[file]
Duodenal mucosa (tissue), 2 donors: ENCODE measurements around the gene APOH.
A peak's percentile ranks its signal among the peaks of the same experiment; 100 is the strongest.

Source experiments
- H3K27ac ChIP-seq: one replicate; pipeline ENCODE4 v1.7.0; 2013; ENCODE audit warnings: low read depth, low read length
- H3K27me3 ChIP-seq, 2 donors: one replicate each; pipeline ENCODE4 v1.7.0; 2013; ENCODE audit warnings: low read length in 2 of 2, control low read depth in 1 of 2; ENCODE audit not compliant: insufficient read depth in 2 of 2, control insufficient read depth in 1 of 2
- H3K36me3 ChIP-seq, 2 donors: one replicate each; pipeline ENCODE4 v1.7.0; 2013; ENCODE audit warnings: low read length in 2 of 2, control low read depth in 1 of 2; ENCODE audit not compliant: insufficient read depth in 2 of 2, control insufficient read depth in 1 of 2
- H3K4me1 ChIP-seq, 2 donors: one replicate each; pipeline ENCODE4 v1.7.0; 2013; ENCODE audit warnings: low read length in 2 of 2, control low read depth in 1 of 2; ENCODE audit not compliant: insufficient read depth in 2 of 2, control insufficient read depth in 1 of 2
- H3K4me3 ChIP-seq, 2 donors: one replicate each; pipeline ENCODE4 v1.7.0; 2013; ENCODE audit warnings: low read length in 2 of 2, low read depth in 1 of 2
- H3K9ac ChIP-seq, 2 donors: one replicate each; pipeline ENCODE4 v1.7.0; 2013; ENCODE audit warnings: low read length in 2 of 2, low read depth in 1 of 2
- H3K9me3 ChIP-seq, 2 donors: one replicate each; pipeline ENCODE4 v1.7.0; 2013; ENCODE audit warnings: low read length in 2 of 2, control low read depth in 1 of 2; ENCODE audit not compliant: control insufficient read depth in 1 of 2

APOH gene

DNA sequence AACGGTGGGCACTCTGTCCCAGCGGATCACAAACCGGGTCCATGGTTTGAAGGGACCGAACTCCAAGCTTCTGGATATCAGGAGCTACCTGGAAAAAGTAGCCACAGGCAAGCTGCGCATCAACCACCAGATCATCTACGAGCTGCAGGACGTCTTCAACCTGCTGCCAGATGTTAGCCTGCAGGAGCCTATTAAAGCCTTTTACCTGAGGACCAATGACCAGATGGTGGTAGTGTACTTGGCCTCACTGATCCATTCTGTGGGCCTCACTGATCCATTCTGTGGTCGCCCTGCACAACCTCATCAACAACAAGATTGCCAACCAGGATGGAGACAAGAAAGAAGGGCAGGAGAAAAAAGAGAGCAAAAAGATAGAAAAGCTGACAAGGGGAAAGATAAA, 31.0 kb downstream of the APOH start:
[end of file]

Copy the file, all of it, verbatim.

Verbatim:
Duodenal mucosa (tissue), 2 donors: ENCODE measurements around the gene APOH.
A peak's percentile ranks its signal among the peaks of the same experiment; 100 is the strongest.

Source experiments
- H3K27ac ChIP-seq: one replicate; pipeline ENCODE4 v1.7.0; 2013; ENCODE audit warnings: low read depth, low read length
- H3K27me3 ChIP-seq, 2 donors: one replicate each; pipeline ENCODE4 v1.7.0; 2013; ENCODE audit warnings: low read length in 2 of 2, control low read depth in 1 of 2; ENCODE audit not compliant: insufficient read depth in 2 of 2, control insufficient read depth in 1 of 2
- H3K36me3 ChIP-seq, 2 donors: one replicate each; pipeline ENCODE4 v1.7.0; 2013; ENCODE audit warnings: low read length in 2 of 2, control low read depth in 1 of 2; ENCODE audit not compliant: insufficient read depth in 2 of 2, control insufficient read depth in 1 of 2
- H3K4me1 ChIP-seq, 2 donors: one replicate each; pipeline ENCODE4 v1.7.0; 2013; ENCODE audit warnings: low read length in 2 of 2, control low read depth in 1 of 2; ENCODE audit not compliant: insufficient read depth in 2 of 2, control insufficient read depth in 1 of 2
- H3K4me3 ChIP-seq, 2 donors: one replicate each; pipeline ENCODE4 v1.7.0; 2013; ENCODE audit warnings: low read length in 2 of 2, low read depth in 1 of 2
- H3K9ac ChIP-seq, 2 donors: one replicate each; pipeline ENCODE4 v1.7.0; 2013; ENCODE audit warnings: low read length in 2 of 2, low read depth in 1 of 2
- H3K9me3 ChIP-seq, 2 donors: one replicate each; pipeline ENCODE4 v1.7.0; 2013; ENCODE audit warnings: low read length in 2 of 2, control low read depth in 1 of 2; ENCODE audit not compliant: control insufficient read depth in 1 of 2

APOH gene

DNA sequence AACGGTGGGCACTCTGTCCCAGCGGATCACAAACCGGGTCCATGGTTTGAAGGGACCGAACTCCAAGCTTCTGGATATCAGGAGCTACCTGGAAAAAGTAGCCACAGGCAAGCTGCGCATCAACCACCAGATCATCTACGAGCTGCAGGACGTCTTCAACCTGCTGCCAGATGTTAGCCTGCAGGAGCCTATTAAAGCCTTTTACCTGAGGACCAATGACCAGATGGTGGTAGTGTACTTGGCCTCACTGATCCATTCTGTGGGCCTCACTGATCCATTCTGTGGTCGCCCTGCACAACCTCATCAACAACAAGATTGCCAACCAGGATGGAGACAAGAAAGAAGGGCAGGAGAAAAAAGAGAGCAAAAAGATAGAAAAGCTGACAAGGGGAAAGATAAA, 31.0 kb downstream of the APOH start: